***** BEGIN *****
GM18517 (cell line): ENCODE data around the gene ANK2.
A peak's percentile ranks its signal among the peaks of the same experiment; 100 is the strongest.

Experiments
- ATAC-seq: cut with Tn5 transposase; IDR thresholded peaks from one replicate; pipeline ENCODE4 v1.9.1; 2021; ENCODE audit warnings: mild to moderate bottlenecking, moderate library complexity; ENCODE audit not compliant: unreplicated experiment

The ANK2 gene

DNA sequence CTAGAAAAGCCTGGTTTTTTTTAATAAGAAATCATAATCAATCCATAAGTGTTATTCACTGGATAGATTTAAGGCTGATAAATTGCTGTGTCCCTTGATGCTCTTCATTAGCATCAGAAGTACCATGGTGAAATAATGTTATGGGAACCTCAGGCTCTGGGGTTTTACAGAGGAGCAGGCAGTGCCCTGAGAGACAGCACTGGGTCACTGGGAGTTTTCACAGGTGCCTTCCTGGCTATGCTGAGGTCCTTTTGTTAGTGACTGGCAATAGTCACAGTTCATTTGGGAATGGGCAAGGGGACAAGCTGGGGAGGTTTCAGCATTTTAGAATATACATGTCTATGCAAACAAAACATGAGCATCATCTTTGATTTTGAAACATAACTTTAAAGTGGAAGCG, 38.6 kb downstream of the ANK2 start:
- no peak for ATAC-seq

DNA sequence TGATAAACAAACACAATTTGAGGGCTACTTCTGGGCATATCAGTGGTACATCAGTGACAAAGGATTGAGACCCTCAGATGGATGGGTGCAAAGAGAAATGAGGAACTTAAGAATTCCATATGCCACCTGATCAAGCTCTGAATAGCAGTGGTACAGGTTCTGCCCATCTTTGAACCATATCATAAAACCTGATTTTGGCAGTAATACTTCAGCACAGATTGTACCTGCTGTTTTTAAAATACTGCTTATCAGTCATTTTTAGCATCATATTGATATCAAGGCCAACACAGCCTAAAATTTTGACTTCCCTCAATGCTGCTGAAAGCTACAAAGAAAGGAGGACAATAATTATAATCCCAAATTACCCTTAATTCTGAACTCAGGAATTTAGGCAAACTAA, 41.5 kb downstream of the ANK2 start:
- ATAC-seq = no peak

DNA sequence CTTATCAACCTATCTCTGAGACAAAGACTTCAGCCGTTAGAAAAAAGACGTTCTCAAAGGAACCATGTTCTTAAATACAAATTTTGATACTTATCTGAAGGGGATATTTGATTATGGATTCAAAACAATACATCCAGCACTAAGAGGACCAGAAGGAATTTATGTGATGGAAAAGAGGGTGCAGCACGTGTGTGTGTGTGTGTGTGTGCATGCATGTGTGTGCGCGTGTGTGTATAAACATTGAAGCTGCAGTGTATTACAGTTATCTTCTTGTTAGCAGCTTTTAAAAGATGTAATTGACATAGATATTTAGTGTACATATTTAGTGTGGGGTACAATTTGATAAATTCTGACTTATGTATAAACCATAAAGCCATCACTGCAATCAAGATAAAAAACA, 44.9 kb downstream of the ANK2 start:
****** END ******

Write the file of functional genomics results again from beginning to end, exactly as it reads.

GM18517 (cell line): ENCODE data around the gene ANK2.
A peak's percentile ranks its signal among the peaks of the same experiment; 100 is the strongest.

Experiments
- ATAC-seq: cut with Tn5 transposase; IDR thresholded peaks from one replicate; pipeline ENCODE4 v1.9.1; 2021; ENCODE audit warnings: mild to moderate bottlenecking, moderate library complexity; ENCODE audit not compliant: unreplicated experiment

The ANK2 gene

DNA sequence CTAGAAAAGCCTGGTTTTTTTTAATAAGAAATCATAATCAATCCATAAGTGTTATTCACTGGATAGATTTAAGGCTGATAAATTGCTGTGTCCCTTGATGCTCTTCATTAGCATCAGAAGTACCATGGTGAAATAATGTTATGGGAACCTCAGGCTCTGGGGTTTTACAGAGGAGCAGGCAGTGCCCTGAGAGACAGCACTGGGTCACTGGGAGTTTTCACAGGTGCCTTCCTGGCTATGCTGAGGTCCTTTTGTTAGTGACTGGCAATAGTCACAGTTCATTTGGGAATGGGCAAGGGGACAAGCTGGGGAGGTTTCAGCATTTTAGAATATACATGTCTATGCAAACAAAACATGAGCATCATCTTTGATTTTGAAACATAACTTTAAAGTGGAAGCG, 38.6 kb downstream of the ANK2 start:
- no peak for ATAC-seq

DNA sequence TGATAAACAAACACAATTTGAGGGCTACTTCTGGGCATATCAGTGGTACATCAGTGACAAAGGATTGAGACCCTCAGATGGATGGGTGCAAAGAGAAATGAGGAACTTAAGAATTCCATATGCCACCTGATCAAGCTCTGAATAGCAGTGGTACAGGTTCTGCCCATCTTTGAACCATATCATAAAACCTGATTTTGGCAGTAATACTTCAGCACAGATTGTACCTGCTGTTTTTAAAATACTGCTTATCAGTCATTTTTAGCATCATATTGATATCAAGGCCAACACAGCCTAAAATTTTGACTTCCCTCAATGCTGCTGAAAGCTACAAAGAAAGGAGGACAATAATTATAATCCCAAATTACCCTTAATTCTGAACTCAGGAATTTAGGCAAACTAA, 41.5 kb downstream of the ANK2 start:
- ATAC-seq = no peak

DNA sequence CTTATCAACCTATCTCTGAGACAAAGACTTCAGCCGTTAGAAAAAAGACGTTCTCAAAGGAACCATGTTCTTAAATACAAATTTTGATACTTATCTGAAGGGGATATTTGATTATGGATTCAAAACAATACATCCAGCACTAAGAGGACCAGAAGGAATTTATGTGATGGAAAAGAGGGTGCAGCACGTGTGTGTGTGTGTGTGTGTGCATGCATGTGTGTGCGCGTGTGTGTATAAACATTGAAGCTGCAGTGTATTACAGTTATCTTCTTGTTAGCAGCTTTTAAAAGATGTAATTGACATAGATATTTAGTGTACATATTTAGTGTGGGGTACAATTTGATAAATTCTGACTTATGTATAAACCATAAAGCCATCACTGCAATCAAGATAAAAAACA, 44.9 kb downstream of the ANK2 start: